The letter said judicial capture kingpins are in the JSC.

“It’s common knowledge in the magistrate’s court that certain magistrates handle only politically driven matters.”

“Political parties, including opposition members, are brought before so-called Anti-Corruption Courts (ACC) to assure the (desired) result from captured ACC magistrates.”

“Lawyers can shout themselves hoarse before these magistrates, but their clients won’t get justice because everything is done per JSC orders,” reads part of the letter.

In one of his blogs, the late Magaisa said in order to understand Mnangagwa’s strategy to control the opposition, it was useful to present the position after the 2018 general elections.

“The main opposition contested the election as the MDC-Alliance, originally a coalition of seven political parties. When the then leader and presidential candidate Morgan Tsvangirai died in February 2018, he was succeeded by Nelson Chamisa. The succession was not without controversy, but Mnangagwa himself duly recognised that Chamisa was his opponent and the MDC-Alliance was a political party,” he wrote.

He argued that the Supreme Court failed to see that the MDC-Alliance was a political party in terms of Zimbabwe’s electoral law is a recognised political party and independents.

“Political parties might form a coalition, but the law does not recognise coalitions. It only recognises political parties. Therefore, the MDC-Alliance presented itself before the Zimbabwe Electoral Commission (Zec) as a political party and it was recognised as such. Candidates were nominated as candidates of the MDC-Alliance.”

“I make extensive reference to this recognition to highlight the absurdity of the claims in recent months that seek to delegitimise the status of the MDC-Alliance as a political party. It’s nothing more than political gamesmanship designed to exclude and dismember the main opposition from the political community,” wrote Magaisa.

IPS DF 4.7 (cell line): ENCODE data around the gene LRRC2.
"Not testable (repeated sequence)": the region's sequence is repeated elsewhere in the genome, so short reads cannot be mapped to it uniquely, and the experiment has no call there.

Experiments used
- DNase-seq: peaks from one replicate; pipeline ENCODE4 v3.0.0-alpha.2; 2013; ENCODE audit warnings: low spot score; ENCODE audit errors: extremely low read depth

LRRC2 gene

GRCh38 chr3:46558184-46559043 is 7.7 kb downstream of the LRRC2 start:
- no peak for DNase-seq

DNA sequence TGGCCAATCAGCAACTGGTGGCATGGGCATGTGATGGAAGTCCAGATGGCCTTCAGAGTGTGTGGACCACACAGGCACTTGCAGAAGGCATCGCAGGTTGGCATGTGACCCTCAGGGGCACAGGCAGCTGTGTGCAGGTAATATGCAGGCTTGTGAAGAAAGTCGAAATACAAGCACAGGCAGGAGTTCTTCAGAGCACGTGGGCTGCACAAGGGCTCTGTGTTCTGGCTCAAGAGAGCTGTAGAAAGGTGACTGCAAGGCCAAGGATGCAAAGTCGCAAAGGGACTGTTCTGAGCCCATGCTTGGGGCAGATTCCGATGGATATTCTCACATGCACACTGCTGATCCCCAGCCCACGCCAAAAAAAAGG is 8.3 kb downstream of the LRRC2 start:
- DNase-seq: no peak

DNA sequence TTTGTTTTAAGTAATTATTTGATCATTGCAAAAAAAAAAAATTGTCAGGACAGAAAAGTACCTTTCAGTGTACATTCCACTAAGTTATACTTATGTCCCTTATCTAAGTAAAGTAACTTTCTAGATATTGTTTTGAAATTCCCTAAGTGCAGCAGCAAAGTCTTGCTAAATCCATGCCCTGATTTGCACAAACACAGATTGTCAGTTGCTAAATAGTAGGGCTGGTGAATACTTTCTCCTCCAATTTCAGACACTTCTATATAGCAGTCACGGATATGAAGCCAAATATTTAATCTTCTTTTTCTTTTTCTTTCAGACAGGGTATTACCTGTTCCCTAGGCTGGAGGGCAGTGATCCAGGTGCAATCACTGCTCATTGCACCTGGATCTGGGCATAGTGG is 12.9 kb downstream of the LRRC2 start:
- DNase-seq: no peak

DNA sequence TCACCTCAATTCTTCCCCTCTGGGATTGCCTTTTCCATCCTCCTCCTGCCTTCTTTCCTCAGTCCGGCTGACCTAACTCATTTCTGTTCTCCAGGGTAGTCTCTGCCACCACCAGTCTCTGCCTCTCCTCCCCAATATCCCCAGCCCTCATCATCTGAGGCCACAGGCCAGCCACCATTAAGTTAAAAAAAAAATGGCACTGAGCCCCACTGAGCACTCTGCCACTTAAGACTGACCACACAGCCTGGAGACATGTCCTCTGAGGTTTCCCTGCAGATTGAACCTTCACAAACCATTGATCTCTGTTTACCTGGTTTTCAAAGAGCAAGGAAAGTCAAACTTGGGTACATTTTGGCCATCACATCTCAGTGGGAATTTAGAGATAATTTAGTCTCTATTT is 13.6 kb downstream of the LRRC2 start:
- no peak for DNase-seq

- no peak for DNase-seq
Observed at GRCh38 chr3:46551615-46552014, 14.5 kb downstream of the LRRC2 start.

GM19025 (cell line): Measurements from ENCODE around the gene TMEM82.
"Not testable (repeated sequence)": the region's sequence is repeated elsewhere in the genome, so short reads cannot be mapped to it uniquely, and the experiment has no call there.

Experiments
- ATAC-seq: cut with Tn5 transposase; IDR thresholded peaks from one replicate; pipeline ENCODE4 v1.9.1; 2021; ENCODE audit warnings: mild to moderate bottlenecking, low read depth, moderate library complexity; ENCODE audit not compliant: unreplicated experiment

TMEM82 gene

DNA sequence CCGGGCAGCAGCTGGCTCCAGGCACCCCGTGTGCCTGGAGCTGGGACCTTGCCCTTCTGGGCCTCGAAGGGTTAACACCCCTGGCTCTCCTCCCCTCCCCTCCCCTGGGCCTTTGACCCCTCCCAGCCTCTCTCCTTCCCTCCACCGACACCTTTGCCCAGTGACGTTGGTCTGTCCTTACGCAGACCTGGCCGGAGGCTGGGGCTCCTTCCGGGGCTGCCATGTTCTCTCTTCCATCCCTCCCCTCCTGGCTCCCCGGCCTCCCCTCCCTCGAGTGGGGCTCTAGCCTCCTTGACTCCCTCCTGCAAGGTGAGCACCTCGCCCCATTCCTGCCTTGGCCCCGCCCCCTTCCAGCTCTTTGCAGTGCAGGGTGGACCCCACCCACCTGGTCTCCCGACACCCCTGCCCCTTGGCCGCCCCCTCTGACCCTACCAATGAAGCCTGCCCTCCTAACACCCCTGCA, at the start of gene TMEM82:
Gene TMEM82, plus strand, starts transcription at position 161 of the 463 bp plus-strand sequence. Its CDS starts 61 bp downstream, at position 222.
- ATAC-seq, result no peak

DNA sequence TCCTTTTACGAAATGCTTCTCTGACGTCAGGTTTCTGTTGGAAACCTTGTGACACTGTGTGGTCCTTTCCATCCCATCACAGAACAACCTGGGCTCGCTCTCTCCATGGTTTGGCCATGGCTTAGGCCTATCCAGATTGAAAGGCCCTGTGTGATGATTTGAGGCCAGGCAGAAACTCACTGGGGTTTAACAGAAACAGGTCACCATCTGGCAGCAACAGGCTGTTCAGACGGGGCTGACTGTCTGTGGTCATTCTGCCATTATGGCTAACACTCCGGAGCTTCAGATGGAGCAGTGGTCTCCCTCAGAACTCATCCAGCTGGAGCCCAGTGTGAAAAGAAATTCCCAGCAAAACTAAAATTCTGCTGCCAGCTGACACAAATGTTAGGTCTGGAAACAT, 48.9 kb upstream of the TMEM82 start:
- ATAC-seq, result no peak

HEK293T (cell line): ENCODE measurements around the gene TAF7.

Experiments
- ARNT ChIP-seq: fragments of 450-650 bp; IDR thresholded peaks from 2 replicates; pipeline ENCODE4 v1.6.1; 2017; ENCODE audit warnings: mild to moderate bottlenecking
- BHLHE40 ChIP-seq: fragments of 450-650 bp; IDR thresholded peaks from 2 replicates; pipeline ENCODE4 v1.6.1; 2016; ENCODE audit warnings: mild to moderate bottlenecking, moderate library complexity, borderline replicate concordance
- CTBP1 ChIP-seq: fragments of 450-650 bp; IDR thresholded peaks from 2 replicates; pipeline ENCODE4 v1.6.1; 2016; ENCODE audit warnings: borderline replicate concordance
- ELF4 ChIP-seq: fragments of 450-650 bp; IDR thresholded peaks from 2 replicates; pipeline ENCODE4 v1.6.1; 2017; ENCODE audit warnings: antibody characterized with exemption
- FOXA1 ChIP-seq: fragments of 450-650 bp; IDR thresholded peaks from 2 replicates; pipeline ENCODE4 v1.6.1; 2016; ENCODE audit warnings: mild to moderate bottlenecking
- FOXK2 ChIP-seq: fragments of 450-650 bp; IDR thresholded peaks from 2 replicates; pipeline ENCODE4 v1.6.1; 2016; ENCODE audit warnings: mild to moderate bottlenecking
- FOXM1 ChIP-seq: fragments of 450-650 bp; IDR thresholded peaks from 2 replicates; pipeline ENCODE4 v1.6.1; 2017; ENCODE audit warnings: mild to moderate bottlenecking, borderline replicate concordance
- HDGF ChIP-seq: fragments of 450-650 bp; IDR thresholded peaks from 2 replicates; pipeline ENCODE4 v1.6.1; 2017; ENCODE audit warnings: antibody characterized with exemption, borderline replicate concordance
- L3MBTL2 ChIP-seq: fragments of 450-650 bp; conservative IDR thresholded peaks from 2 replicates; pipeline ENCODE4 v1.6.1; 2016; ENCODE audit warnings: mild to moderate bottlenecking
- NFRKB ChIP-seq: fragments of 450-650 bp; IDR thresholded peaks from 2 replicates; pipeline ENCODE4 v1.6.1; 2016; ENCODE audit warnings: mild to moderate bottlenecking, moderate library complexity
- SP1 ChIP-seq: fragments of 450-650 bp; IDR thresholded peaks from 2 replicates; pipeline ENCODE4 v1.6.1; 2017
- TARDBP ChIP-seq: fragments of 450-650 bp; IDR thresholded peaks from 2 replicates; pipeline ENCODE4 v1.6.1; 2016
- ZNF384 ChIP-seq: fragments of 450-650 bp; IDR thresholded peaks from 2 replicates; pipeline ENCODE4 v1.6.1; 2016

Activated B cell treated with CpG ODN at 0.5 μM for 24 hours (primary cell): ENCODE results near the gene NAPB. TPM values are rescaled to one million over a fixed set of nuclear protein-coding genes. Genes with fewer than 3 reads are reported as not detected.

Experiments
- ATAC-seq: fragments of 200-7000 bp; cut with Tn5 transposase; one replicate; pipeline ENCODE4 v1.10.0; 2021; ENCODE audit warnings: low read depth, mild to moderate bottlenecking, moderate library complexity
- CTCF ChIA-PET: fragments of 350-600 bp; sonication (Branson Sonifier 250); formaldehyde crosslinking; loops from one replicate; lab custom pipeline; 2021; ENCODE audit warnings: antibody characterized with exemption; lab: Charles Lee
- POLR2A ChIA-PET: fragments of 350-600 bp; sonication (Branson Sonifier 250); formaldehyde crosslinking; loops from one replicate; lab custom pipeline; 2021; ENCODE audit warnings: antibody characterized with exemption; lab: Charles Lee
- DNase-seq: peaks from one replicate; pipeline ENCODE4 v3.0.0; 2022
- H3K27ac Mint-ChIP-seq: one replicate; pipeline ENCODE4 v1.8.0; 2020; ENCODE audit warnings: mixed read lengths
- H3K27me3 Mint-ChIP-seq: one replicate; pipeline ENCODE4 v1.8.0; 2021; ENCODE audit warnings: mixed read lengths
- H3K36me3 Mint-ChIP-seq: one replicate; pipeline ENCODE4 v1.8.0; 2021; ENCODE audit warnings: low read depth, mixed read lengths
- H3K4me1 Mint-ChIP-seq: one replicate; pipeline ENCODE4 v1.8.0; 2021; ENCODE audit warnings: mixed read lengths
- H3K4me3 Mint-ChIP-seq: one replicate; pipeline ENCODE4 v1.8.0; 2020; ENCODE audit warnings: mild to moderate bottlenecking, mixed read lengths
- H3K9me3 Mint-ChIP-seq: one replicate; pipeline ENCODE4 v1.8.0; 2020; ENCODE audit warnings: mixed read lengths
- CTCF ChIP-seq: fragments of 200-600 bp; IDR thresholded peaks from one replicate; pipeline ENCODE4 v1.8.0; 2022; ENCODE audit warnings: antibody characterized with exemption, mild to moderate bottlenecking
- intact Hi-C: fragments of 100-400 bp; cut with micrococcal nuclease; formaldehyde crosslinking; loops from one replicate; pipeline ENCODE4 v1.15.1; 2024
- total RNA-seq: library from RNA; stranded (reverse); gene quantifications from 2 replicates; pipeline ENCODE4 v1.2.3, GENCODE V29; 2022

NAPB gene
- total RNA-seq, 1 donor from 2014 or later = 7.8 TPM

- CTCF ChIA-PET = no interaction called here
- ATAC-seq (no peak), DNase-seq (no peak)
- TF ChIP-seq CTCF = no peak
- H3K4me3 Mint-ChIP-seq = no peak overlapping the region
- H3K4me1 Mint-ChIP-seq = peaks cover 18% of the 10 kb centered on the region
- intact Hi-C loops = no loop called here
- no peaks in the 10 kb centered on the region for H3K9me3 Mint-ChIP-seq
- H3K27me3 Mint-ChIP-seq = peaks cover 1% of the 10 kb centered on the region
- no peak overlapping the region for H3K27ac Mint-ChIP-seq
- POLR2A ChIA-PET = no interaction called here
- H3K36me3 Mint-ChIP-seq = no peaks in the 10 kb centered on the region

Musa Kika, the Zimbabwe Human Rights NGO Forum director, told The NewsHawks that he did not doubt the existence of political lawfare in Zimbabwe as highlighted in the letter of the magistrates.

 “As a lawyer, a citizen and a member of a law-based civil society organisation, on account of what I have seen, heard and experienced, I have no reason to believe that the core contents of the letter are false or malicious,” he said.

He added: “The reality of the day is that the justice delivery in Zimbabwe is not done without fear or favour. The fact that people get different treatment in the courts depending on identity and affiliation confirms this.”

“That we had to fight an Amendment to the Constitution which removed the level of judicial independence confirms this. The nature of the judgments we are getting confirms this. High Court judges have in the past also written an anonymous letter attesting to these same challenges.”

“The letter is a cry for help from some men and women charged with justice delivery who are still true to duty, as much as it represents our cry as citizens to have rule of law and equal access to justice in this country.”